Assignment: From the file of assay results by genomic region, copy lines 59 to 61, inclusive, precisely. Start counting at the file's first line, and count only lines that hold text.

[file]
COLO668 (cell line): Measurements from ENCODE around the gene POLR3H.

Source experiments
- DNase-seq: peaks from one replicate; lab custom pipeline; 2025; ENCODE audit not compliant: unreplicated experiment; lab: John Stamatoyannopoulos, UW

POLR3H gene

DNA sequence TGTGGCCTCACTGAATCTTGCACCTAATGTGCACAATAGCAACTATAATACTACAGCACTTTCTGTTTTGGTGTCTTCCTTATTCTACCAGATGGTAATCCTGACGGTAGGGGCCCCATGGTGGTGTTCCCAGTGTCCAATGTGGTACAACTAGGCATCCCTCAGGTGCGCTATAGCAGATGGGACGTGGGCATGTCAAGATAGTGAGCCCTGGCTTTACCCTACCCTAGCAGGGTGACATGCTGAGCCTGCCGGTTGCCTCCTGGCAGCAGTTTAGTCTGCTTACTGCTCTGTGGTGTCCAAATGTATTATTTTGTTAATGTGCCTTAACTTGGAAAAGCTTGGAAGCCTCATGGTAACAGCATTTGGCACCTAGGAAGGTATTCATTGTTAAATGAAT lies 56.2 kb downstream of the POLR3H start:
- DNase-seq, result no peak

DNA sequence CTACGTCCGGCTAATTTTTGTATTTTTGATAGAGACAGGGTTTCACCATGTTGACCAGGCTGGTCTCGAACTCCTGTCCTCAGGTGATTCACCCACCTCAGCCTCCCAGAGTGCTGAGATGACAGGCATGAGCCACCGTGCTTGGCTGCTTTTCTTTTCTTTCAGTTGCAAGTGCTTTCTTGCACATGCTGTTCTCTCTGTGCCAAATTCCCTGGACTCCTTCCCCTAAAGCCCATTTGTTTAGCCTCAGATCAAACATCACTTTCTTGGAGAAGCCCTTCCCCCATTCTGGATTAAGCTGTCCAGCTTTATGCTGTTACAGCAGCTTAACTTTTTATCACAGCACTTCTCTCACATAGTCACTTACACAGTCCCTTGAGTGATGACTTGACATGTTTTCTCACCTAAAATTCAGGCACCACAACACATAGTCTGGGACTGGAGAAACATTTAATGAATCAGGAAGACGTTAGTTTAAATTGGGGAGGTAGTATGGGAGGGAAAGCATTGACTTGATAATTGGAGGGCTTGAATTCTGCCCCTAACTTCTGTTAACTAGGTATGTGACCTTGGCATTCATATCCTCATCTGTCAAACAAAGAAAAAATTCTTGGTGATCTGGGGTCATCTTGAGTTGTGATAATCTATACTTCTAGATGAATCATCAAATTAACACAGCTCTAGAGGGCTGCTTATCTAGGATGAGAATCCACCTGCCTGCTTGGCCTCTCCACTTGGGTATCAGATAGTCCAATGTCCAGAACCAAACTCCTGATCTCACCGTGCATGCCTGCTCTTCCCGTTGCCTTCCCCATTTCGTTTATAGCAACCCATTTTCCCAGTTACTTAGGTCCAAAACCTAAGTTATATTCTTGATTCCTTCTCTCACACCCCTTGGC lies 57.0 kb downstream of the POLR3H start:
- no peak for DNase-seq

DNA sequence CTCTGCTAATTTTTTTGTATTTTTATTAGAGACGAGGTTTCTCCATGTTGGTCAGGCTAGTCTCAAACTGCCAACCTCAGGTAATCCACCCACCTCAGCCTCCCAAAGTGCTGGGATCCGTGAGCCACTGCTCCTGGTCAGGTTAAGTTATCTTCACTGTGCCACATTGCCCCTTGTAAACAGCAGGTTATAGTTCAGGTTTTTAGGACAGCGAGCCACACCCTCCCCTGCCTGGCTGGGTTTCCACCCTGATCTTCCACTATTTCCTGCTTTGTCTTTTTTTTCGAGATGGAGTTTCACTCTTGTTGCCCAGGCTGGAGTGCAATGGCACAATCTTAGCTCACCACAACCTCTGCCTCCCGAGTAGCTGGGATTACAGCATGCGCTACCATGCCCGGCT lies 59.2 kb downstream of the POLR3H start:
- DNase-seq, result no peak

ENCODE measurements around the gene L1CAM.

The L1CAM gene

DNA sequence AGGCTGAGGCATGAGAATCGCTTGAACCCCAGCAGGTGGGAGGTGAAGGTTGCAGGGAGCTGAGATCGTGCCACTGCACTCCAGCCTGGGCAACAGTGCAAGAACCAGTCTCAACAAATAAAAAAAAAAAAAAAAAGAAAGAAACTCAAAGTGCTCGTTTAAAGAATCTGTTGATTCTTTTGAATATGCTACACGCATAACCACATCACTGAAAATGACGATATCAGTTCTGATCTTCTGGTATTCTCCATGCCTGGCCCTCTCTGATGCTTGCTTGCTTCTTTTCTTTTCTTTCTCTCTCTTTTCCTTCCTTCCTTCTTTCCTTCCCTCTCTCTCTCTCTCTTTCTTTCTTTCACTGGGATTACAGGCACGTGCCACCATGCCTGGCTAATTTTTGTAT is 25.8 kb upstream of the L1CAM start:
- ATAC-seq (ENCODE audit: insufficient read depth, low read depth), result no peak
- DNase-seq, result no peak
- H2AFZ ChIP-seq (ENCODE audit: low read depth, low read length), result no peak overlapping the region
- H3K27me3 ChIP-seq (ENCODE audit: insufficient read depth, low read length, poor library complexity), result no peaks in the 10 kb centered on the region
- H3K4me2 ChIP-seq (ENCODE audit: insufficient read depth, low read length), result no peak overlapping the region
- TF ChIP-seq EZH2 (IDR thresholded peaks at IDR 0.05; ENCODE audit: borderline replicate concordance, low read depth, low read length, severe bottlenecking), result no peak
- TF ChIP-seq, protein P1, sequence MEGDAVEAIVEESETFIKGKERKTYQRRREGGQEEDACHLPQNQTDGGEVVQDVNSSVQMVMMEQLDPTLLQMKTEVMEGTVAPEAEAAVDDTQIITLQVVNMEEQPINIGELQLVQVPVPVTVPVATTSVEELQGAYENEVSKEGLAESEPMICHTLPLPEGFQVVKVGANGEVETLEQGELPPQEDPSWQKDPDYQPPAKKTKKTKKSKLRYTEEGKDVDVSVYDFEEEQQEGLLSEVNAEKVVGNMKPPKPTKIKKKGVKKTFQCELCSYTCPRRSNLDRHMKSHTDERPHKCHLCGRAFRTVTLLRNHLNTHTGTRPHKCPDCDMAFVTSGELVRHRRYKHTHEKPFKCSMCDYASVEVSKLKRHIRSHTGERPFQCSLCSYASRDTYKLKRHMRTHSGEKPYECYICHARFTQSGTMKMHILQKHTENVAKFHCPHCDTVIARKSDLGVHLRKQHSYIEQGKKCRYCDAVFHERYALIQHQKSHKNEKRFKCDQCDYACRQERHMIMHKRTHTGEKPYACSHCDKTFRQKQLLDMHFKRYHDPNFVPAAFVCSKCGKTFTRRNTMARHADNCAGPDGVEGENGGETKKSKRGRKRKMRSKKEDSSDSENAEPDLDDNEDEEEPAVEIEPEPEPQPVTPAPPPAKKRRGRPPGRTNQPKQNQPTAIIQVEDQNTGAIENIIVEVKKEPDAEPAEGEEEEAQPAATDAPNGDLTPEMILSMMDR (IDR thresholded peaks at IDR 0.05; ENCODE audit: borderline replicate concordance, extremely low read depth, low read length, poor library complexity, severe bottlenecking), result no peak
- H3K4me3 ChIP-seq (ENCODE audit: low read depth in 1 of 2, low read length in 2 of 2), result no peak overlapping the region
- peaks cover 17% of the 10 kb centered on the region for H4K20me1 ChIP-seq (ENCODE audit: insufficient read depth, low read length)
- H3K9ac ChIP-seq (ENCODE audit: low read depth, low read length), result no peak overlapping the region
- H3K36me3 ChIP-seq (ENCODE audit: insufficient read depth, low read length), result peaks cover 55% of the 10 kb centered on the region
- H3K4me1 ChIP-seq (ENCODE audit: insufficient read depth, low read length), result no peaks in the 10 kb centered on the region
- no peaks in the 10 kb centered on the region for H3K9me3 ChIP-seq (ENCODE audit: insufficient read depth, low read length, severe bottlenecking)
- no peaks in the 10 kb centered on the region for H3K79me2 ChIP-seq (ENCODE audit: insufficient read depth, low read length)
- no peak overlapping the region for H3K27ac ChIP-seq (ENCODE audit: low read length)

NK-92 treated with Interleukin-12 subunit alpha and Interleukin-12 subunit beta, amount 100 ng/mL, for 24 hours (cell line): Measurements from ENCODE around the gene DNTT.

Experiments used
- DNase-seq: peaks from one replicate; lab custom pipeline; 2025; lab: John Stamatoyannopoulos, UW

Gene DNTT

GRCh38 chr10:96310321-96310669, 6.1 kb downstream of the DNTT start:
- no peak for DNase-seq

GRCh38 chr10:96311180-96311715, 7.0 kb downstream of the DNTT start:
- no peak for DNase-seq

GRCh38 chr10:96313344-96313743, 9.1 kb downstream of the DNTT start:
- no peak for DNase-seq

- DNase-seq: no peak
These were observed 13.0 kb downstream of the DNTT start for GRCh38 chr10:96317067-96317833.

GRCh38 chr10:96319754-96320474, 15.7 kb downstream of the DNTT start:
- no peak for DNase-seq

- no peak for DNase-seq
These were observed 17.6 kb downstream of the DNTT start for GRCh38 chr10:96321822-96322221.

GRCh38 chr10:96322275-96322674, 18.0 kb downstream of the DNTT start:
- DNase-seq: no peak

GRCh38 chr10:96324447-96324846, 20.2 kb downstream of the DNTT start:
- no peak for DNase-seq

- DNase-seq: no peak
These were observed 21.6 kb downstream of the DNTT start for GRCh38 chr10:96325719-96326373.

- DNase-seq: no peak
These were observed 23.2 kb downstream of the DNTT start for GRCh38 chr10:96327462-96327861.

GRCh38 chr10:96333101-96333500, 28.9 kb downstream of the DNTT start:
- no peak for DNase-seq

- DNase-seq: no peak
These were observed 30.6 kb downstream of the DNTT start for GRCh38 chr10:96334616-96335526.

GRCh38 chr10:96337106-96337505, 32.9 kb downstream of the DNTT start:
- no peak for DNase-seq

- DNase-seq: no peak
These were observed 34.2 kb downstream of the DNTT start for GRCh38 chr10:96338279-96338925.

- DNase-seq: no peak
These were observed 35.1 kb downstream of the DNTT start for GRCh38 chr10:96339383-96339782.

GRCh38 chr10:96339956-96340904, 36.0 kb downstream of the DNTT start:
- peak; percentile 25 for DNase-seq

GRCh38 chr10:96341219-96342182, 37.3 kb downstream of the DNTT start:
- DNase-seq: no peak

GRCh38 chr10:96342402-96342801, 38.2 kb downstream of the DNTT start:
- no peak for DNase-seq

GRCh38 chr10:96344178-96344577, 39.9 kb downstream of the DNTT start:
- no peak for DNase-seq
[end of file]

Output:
- DNase-seq: no peak
These were observed 34.2 kb downstream of the DNTT start for GRCh38 chr10:96338279-96338925.

- DNase-seq: no peak